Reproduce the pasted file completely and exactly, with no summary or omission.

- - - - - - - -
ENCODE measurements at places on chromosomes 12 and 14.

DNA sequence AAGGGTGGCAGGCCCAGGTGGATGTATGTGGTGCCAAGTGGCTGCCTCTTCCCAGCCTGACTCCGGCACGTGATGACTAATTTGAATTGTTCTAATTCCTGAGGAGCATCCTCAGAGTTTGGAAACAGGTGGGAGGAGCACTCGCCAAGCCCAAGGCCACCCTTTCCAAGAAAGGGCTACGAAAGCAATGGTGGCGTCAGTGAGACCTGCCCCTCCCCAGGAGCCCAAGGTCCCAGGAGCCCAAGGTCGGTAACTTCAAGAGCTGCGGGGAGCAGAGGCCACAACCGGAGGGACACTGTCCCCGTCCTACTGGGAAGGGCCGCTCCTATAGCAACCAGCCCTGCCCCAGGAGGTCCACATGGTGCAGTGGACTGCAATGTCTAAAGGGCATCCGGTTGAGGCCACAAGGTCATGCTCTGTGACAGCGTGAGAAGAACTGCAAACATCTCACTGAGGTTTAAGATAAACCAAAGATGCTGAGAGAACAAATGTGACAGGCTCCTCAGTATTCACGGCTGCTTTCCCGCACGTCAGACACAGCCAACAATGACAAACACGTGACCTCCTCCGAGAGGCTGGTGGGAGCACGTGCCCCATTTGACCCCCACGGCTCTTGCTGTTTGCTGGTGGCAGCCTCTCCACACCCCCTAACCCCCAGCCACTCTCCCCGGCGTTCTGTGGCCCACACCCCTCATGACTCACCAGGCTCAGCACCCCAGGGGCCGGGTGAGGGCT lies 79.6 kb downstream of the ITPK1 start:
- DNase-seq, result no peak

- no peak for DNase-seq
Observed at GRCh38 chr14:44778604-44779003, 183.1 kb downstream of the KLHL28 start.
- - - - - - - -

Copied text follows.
ENCODE measurements at places on chromosomes 12 and 14.

DNA sequence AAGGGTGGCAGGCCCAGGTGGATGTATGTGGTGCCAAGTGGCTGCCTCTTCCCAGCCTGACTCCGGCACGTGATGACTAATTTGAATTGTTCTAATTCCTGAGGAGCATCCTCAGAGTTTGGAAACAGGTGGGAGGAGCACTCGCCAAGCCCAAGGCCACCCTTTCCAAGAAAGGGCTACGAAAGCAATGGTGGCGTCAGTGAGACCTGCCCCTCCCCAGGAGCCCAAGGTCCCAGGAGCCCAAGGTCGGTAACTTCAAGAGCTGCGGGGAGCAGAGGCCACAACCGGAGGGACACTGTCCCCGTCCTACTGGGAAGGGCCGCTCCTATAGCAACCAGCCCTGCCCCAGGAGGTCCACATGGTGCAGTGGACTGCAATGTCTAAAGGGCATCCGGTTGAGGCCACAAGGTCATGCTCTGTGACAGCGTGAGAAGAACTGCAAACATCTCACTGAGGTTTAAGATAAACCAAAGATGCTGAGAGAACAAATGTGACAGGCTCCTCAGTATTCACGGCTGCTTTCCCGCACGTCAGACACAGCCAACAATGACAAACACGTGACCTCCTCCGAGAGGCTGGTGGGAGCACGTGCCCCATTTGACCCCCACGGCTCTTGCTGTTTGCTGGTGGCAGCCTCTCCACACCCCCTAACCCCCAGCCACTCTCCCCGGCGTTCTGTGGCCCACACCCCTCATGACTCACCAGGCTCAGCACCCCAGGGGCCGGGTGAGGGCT lies 79.6 kb downstream of the ITPK1 start:
- DNase-seq, result no peak

- no peak for DNase-seq
Observed at GRCh38 chr14:44778604-44779003, 183.1 kb downstream of the KLHL28 start.